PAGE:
Task Forces are established from time to time by the SSC Chair in consultation with the SSC Steering Committee. Task Forces are mandated with a specific duty, usually in a specified time period. In the 2013-2016 Quadrennium, two SSC Task Forces have been established:
SSC and WCPA joint Task Force on Biodiversity and Protected Areas
The Joint Task Force on Biodiversity and Protected Areas addresses the many issues which sit on the interface between species conservation and protected area conservation, and was dually convened by the Chairs of the Species Survival Commission and the World Commission on Protected Areas on 26 Sep 2009. The Joint Task Force has two objectives for the current quadrennium. The first is to conduct a meta-study of the determinants which increase the likelihood of protected areas delivering biodiversity outcomes, with a long-term view of establishing a process to maintain the data necessary to evaluate this question iteratively. The second is to convene a scientific stakeholder process to consolidate the standards and criteria for the identification of key biodiversity areas as sites of global biodiversity conservation significance and requiring the establishment of site-scale safeguards.
Profile: Download here
Membership of the Joint Task Force on Biodiversity and Protected Areas is managed through GoogleGroups.
Co-Chair: Tom Brooks
Contact: +1 703 908 1889 ; firstname.lastname@example.org
Co-Chair: Stephen Woodley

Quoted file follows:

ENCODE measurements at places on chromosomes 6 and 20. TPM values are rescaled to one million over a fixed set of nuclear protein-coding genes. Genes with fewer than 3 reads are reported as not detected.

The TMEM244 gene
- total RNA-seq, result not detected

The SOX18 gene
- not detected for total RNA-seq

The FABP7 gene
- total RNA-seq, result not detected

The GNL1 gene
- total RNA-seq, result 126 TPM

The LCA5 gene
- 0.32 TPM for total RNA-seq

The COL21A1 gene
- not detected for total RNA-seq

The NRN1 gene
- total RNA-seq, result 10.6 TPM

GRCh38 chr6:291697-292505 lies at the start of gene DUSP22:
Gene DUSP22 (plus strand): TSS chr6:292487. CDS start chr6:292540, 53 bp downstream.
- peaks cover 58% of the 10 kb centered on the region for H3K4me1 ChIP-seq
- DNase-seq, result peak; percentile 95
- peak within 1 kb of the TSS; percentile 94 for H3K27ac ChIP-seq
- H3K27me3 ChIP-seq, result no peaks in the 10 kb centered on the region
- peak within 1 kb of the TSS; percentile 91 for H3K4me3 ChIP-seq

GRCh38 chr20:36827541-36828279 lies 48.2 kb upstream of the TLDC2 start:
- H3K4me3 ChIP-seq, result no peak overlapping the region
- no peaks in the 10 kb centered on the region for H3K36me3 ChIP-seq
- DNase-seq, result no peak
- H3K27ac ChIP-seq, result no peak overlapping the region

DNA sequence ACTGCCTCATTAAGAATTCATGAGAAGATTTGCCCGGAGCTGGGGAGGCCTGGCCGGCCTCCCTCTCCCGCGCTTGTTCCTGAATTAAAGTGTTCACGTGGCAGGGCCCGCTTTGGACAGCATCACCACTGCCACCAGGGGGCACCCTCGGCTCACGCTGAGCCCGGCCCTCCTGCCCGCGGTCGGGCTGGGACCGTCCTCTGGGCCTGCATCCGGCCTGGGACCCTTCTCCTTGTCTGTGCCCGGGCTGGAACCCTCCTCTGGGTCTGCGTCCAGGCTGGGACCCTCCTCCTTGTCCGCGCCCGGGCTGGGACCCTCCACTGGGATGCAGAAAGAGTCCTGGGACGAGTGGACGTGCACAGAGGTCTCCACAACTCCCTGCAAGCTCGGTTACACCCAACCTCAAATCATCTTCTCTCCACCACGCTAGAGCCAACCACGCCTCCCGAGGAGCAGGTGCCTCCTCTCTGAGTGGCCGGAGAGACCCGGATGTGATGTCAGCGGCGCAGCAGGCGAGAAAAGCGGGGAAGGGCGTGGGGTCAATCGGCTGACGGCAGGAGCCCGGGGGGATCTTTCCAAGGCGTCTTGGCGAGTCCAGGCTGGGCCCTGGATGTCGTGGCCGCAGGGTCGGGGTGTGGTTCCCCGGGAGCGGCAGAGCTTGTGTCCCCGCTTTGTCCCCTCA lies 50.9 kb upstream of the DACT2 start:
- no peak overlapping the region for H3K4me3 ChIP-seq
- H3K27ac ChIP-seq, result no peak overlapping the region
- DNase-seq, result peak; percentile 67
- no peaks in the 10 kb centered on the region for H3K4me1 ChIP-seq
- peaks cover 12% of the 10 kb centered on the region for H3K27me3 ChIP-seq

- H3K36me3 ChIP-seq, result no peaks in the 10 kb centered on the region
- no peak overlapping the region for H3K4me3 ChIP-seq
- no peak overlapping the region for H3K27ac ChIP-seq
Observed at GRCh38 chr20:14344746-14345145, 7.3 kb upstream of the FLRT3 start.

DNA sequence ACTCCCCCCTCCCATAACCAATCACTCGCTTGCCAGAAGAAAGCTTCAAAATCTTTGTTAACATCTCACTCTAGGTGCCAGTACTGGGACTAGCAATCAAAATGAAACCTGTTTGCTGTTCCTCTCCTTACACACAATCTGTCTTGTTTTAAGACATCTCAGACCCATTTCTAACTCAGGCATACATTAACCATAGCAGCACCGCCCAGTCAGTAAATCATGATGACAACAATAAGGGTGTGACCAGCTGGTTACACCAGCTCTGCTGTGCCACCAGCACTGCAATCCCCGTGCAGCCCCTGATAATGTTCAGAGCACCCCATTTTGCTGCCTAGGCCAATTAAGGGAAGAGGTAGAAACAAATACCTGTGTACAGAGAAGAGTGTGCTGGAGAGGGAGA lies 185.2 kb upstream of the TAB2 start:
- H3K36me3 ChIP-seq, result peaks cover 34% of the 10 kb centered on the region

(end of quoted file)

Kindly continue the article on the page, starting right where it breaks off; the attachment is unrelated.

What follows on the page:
Contact: +1 819 994 2446 ; email@example.com
SSC and CEM joint Task Force on Systemic Pesticides
In March 2011, an international task force was set up under the IUCN Species Survival Commission and the Commission on Ecosystem Management to bring together the scientific evidence needed to underpin action on neonicotinoid pesticides, the most prominent of the systemic pesticides currently used to "protect" more than 140 different crops and sold in 120 countries. Neonicotinoid pesticides have rapidly grown to become the most widely used group of insecticides globally, with a marketshare of 25%. Suspected by some scientists of being the cause of the worldwide decline of honey bees and wild pollinators, neonicotinoids are a set of nicotine-based systemic insecticides, differing from conventional spray products in that they also can be used as either seed dressings or as soil treatments and as a result they are dispersed into plant tissues, as well as washed into aquatic habitats through runoff. Their high persistency in soil and water results in a sustained (chronic) exposure of non-target organisms such as invertebrates to harmful concentrations. Neonicotinoids are neurotoxins that act on invertebrates’ information processing by affecting a specific neural pathway that is more common in invertebrates than other animal groups, making them popular very broad spectrum insecticides.
The objectives of the task force are to: 1) review and present the scientific evidence of the impact of neonicotinoid and other systemic pesticides on the environment; 2) devise a better risk assessment protocol for government approval of new pesticides; 3) propose alternatives in the event that systemic pesticides are shown to have serious adverse effects on the environment; 4) launch a global information and publicity campaign once evidence and information are available; and 5) engage politicians to change policies and inadequate risk assessments, if the scientific evidence evidences a requirement that such changes be made. The Task Force meets biannually and is directed by a Steering Committee including SSC and CEM Chairs.
Jeroen van der Sluijs firstname.lastname@example.org
Maarten Bijleveld email@example.com